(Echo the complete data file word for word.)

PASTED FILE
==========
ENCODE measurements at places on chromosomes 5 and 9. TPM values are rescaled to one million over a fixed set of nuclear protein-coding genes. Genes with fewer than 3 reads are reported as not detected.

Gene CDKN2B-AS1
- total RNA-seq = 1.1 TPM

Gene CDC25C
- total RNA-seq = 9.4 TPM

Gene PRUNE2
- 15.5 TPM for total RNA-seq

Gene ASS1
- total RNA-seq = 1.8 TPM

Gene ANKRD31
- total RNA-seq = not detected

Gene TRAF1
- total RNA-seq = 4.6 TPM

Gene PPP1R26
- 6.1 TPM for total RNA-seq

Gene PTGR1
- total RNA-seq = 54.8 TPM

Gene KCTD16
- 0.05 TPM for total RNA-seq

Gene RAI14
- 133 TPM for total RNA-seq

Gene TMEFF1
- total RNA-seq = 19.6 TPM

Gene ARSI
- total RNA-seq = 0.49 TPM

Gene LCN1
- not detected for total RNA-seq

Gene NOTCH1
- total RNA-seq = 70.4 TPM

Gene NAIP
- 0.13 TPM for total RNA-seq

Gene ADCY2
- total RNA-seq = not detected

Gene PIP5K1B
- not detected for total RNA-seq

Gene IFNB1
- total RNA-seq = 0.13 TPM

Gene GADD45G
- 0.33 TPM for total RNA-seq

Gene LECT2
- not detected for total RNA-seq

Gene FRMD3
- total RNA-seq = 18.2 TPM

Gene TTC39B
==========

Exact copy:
ENCODE measurements at places on chromosomes 5 and 9. TPM values are rescaled to one million over a fixed set of nuclear protein-coding genes. Genes with fewer than 3 reads are reported as not detected.

Gene CDKN2B-AS1
- total RNA-seq = 1.1 TPM

Gene CDC25C
- total RNA-seq = 9.4 TPM

Gene PRUNE2
- 15.5 TPM for total RNA-seq

Gene ASS1
- total RNA-seq = 1.8 TPM

Gene ANKRD31
- total RNA-seq = not detected

Gene TRAF1
- total RNA-seq = 4.6 TPM

Gene PPP1R26
- 6.1 TPM for total RNA-seq

Gene PTGR1
- total RNA-seq = 54.8 TPM

Gene KCTD16
- 0.05 TPM for total RNA-seq

Gene RAI14
- 133 TPM for total RNA-seq

Gene TMEFF1
- total RNA-seq = 19.6 TPM

Gene ARSI
- total RNA-seq = 0.49 TPM

Gene LCN1
- not detected for total RNA-seq

Gene NOTCH1
- total RNA-seq = 70.4 TPM

Gene NAIP
- 0.13 TPM for total RNA-seq

Gene ADCY2
- total RNA-seq = not detected

Gene PIP5K1B
- not detected for total RNA-seq

Gene IFNB1
- total RNA-seq = 0.13 TPM

Gene GADD45G
- 0.33 TPM for total RNA-seq

Gene LECT2
- not detected for total RNA-seq

Gene FRMD3
- total RNA-seq = 18.2 TPM

Gene TTC39B